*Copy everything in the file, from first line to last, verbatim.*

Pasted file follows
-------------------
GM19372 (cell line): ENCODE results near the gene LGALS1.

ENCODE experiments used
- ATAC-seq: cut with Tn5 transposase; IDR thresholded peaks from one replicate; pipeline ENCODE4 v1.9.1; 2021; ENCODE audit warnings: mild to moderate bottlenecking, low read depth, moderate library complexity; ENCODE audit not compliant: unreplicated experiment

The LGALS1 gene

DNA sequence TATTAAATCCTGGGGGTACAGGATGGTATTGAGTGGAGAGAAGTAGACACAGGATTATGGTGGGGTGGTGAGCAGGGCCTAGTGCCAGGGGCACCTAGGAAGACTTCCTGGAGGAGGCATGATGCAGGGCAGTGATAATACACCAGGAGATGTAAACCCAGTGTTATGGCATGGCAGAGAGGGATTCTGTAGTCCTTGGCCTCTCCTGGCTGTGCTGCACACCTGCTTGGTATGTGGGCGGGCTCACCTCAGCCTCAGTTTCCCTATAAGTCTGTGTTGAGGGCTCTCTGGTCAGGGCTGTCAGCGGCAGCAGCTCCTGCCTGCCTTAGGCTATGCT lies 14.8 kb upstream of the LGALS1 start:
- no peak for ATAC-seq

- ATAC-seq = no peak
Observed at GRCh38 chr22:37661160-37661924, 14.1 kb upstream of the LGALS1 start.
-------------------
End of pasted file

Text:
GM19372 (cell line): ENCODE results near the gene LGALS1.

ENCODE experiments used
- ATAC-seq: cut with Tn5 transposase; IDR thresholded peaks from one replicate; pipeline ENCODE4 v1.9.1; 2021; ENCODE audit warnings: mild to moderate bottlenecking, low read depth, moderate library complexity; ENCODE audit not compliant: unreplicated experiment

The LGALS1 gene

DNA sequence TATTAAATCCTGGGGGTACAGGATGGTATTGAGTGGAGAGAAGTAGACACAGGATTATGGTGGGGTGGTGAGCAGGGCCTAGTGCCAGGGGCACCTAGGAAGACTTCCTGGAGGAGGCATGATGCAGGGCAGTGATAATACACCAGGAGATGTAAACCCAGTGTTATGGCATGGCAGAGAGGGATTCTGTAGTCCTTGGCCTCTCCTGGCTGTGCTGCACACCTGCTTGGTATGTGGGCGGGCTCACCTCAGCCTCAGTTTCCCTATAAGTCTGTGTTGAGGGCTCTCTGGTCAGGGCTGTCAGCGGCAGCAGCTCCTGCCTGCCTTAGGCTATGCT lies 14.8 kb upstream of the LGALS1 start:
- no peak for ATAC-seq

- ATAC-seq = no peak
Observed at GRCh38 chr22:37661160-37661924, 14.1 kb upstream of the LGALS1 start.